I wasn’t typical. My first love was the fine arts beat, for one thing. Since jobs there were scarce, I wound up on the copy desk. No matter how much I love politics, I find meetings boring. Press conferences, even more so. My most satisfying post was heading up lifestyles sections. Long story, as you’ll see in Hometown News. Maybe I was mostly a misfit who happened to do some things extremely well.
News writing, for the most part, is supposed to sound anonymous. Short sentences, limited vocabulary, a structure with the most important details at the top and the rest in descending order. As a writer or editor, your craft can soon become dulled. As an editor, one of my skills went to headlines, trying to relate a story in as few as four or five words. I’ve written hundreds of thousands of them, and I can see the distillation as an element of poetry. In my personal writing, I often reacted against the broader restrictions – I wanted a richer range of diction, more accurate language, more varied sentence structure (yes, I love long threads that work), and often more background on the story itself.
Turning to fiction, I’ve learned the importance of withholding details until later in the tale, things like not including first name, middle initial, and last name when introducing a character, much less his or her age and address. As for my poetry, I’ve preferred experimental and edgy, where the image or fractured expression might open into its own ambiguity and potential.
I do remember the first time a poetry publisher reacted to my submission by saying how delighted he was that my work wasn’t what he expected from a journalist. He had received enough to develop a negative opinion, one I fortunately didn’t fit.
My novel “Hometown News” was drafted during my third break from the news biz, when I was approaching 40 and gave myself a sabbatical after two years calling on editors in 14 Northeastern states as field salesman for a major newspaper syndicate. Driving between my calls on the local papers and seeing their newsrooms from the other side of the desk, so to speak, gave me plenty of time to reflect on the industry and then augment what I had collected in my own career. At many papers, as I saw, the managing editor or his equivalent was gone in a year, and with each one, I’d have to start grooming a new connection all over again. Many of them had telling histories of their own. Many of their towns looked like bombed out shells after World War II, their industrial might boarded up or rusting. I kept notes. Many of their skirmishes reflected my own.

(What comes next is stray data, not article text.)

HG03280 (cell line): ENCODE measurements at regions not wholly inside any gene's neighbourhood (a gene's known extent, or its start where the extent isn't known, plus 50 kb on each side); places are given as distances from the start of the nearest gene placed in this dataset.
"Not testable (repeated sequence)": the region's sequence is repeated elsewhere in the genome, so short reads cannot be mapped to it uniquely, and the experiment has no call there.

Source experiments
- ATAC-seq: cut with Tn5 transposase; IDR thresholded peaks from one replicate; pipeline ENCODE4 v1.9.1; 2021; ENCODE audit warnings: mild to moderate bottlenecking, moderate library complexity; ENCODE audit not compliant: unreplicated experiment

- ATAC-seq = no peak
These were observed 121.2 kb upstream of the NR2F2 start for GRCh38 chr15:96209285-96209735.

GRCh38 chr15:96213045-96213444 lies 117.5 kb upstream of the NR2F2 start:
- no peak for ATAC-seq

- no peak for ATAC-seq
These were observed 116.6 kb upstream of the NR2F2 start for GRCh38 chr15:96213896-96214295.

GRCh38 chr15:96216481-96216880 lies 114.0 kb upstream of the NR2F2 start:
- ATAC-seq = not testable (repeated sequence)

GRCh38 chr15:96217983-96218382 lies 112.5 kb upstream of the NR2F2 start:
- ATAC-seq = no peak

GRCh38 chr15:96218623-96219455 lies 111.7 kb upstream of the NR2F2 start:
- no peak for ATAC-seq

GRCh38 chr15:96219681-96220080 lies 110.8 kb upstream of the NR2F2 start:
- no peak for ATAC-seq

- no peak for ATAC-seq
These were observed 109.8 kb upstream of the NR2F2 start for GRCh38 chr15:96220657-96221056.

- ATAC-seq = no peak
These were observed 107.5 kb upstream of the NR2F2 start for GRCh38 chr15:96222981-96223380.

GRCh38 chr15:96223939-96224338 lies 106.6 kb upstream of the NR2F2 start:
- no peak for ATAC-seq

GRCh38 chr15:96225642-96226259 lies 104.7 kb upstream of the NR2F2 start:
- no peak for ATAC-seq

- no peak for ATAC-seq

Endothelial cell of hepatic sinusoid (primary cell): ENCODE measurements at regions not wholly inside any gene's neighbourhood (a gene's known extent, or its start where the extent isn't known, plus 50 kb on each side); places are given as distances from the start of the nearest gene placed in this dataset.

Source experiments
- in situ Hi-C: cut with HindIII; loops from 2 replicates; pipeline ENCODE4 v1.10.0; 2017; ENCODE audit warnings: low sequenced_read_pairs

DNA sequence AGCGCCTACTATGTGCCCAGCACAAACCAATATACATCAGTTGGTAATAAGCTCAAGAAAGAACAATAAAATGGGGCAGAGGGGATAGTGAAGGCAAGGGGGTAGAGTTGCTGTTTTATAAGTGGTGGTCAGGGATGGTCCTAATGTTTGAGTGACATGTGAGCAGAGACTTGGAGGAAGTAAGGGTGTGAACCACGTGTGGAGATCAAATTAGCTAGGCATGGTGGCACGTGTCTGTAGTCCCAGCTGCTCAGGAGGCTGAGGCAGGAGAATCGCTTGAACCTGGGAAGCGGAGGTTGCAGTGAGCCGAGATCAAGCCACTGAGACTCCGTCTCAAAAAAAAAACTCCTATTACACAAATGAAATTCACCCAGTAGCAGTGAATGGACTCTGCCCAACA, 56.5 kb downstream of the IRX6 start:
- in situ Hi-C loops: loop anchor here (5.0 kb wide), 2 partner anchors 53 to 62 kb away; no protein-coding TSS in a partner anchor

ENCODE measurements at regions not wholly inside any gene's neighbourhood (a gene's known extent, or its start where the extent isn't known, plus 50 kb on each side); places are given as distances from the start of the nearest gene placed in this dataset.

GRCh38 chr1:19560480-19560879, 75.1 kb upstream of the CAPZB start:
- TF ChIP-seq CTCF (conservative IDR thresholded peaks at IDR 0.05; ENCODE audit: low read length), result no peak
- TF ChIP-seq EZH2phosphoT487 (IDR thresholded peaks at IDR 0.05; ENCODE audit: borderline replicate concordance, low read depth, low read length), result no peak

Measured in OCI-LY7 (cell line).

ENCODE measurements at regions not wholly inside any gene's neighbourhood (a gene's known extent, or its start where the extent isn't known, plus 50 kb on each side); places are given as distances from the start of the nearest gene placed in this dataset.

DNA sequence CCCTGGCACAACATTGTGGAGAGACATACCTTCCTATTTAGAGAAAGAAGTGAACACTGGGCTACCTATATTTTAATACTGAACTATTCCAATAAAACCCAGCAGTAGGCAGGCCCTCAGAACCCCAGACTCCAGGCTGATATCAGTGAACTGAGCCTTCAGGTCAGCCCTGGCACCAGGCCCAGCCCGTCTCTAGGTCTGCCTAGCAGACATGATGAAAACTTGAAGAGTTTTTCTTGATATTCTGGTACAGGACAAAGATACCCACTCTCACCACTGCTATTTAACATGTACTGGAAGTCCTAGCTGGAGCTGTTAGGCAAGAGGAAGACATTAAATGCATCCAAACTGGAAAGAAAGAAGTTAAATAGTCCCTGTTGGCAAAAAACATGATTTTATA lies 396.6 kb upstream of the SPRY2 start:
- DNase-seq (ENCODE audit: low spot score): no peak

Later, developing my novel in a series of routine days set months apart, “Hometown News” gave me an opportunity to see what I could do with creating a computer-generated novel. I set a framework for the day and randomly inserted 80 to 120 markers I could hit with search-and-replace items for each round. There were many other places that had to be manipulated manually, but it the attempt was fascinating, the way working a thousand-piece jigsaw puzzle is.